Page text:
For My Dad, On Father's Day

I speak with my Dad every day.

I don't know how that started to happen. But I know that every day, I pick up the phone to call him and speak with him. And a lot of times, I actually look forward to that phone call. It's no news that I am blessed to have really good parents, both of them. Still, when I can, I try to talk about it. Because, I am now certain it's a privilege, not a right, to have my parents.

I am not writing this for all men or all fathers (I am pretty sure there are many amazing fathers out there). I am writing this for my own father though, the person I get to call Daddy.

I am thankful to have been blessed with my Dad; a man so invested in my siblings and I. Apart from a predilection for books, writing, and gender equality, Chimamanda Adichie and I share another thing: a great love for our fathers. Like her, my Dad is much more than an inspiration to me. Apart from inspiring me to be the best possible version of myself, he is the most generous, kindest, wisest, and the most intelligent person I know. I remember watching episodes of the T.V show, The Spot and being fascinated by how much Ebuka always knows. My Dad is one of only three people I know who know a little bit of everything. I dare you to test my Dad with a word, and he will give you the meaning, instantly. Before Google, Daddy was my Google. He was the one I asked my many questions. And boy, did I have many questions as a child. He always had (and still does) answers. I am always very proud to mention what an intelligent man my Dad is, and how much of that intelligence I wish I had. Like Adichie, I absolutely enjoy spending time with my Dad. He tells me about our family history, his early life, his current life, and what he thinks his future life will look like. He never underestimated me or my siblings, neither did he regard us as "too young". For as far as I can remember, he always treated us with so much respect. And to whom much is given, much is expected. I am a curious person. I want to know what life was like for my parents when they were about my age or even younger. What did they like? Who were their friends? Where did they like to hangout? How did they relate with their own parents and siblings? What was dating like in the 70s? My Dad typically satisfies this curiosity. I know a lot about his growing up, and I look forward to hearing more.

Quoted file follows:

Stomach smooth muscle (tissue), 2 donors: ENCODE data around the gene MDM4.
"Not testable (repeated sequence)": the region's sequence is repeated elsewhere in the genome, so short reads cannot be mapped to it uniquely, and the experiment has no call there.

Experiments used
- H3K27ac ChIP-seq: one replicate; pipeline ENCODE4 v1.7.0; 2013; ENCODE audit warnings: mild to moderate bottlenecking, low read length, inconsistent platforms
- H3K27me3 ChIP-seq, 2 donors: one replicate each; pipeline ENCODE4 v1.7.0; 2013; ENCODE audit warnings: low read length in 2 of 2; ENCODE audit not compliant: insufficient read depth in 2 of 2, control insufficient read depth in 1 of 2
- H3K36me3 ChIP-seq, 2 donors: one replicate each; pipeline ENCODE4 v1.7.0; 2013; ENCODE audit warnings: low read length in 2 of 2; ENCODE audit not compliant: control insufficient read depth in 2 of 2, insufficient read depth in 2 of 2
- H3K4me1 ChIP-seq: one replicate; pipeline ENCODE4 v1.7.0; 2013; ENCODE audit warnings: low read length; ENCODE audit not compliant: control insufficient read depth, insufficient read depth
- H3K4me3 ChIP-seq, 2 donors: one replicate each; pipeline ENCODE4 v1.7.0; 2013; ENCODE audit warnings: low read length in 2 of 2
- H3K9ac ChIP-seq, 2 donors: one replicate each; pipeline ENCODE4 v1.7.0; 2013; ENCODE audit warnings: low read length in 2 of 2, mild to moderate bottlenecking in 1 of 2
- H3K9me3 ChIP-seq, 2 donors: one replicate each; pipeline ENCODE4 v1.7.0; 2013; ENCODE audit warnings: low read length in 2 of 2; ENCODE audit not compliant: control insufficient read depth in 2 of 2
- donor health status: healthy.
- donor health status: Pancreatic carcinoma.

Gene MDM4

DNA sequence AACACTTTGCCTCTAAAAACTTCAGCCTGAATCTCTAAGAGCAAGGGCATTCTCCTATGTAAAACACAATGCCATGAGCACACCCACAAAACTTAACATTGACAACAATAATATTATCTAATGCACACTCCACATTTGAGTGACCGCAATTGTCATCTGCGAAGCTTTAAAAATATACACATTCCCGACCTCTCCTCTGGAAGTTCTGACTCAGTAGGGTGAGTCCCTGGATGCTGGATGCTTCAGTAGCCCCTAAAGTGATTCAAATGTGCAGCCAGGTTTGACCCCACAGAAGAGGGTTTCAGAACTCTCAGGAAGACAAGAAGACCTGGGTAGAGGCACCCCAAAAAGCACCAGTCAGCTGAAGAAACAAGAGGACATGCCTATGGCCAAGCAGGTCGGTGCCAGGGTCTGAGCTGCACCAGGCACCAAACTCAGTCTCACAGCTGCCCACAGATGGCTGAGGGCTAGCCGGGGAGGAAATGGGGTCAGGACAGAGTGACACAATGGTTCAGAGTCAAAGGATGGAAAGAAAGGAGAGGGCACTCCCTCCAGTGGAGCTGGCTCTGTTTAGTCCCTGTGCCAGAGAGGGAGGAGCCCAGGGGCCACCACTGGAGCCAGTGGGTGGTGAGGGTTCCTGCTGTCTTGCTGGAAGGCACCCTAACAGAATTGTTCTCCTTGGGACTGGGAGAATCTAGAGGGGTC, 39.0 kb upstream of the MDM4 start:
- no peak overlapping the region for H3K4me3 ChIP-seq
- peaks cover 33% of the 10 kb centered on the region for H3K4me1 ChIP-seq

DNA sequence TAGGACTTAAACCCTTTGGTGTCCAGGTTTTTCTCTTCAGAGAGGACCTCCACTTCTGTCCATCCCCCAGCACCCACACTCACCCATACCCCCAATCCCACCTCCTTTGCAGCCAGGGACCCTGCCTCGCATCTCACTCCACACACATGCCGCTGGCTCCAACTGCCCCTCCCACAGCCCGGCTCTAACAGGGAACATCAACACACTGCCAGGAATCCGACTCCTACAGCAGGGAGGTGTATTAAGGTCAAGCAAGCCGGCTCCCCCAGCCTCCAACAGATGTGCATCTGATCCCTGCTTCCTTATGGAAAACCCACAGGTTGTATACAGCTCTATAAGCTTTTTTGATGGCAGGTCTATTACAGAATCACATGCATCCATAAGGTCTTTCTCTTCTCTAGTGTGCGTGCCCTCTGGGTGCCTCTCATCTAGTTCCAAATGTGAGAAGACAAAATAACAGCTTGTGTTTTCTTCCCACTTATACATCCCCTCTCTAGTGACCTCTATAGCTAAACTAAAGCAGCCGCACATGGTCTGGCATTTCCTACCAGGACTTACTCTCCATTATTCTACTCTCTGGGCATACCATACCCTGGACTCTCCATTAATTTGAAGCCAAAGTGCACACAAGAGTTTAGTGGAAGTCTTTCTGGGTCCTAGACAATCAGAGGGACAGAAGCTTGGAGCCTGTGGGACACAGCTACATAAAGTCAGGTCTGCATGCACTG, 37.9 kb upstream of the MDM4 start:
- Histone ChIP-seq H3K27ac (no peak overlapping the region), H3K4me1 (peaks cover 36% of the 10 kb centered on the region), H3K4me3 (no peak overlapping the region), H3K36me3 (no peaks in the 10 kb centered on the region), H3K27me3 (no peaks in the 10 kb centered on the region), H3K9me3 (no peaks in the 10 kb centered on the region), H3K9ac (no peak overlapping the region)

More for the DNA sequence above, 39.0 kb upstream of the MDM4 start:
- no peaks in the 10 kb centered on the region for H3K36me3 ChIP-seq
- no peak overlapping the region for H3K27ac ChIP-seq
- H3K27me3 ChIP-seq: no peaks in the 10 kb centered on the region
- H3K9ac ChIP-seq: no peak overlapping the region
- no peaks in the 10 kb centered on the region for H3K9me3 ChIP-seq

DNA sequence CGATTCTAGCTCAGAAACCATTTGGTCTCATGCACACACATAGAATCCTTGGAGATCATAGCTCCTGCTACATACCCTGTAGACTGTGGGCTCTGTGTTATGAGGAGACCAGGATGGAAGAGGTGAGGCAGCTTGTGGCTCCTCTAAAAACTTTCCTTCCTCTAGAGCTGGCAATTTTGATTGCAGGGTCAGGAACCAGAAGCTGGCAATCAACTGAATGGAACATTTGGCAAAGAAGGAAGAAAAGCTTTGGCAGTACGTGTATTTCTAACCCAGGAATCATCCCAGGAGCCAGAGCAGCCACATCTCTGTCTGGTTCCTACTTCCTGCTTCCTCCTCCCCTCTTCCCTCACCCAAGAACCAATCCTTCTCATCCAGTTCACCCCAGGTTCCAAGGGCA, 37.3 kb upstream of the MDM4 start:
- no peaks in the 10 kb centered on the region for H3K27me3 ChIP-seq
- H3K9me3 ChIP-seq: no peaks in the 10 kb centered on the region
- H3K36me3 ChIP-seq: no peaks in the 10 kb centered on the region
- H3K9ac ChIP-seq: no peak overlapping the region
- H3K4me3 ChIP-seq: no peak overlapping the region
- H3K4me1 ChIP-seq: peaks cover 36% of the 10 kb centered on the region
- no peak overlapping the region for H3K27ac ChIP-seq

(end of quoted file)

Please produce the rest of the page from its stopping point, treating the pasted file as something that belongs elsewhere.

I learnt from my Dad that fatherhood is much more than being financially responsible for your kids. Money is good. No, money is great Lol. But even more important is being invested in your children. My Dad reads everything I write. When I didn't think I could write, my Dad encouraged me. Everything I wrote with a pencil or pen from the age 3 (or 5?), he kept in a bulky file in his bedroom. Even as an adult, my Dad is just as excited about hearing I got an A as he was when he first heard I had been made the Head-Girl and Senior Prefect in my primary school. He shook my hand in the lobby of my childhood home that day and said, "That's my girl! You always make me proud." My greatest dream is to make my parents proud of me.  Although sometimes brutally honest, and too un-diplomatic for our liking, my Dad constantly teaches us through his actions to stand in our truths. He is the most principled and no-nonsense person I know, but those qualities constantly remind me to be my own person, especially in a world where it is extremely easy to conform.

I am probably the most indecisive person you'll ever come to know. But that's okay, because my Dad is always there to help. Never too busy for my LONG emails or to help edit a paper or to reply an urgent text or to pick up my call. If he has a favorite child, then he must be extremely good at keeping that secret, because none of us know who it is. Favoritism, he always says, has no place in parenting. While, he's probably the coolest Dad you know, he insists he's not our friend. Friendship and parenting, he usually says, don't go together. It's one or the other. With his wise words and philosophies, he has and still continues to instill discipline in us.

I am thankful for all these and more. I am also sure I speak for my siblings when I say we don't know what we'll do without our Dad. We are blessed to call him Daddy.

Happy Father's day, Daddy!

Thank you for being so amazing.



  1. Ifeoluwa, my beautiful daughter,

    This is amazing! Although, I already made a comment on the Facebook version of this blog piece, I can't help making another comment here.

    What you write here is like having a kind image of myself laid out for my viewing pleasure. And I must thank you for being so kind. What a huge bundle of compliments! Incidentally, it all goes to confirm our Yoruba people's adage that "When you pour fresh, cold water ahead of yourself on a hot, sunny day, it ensures that you walk on soft, soothing ground." I believe that is the situation here. And I thank God for the grace to be described as such a wonderful father.

    Once again, thanks for the kind words.

    1. You're very welcome. And it was very well deserved :-)

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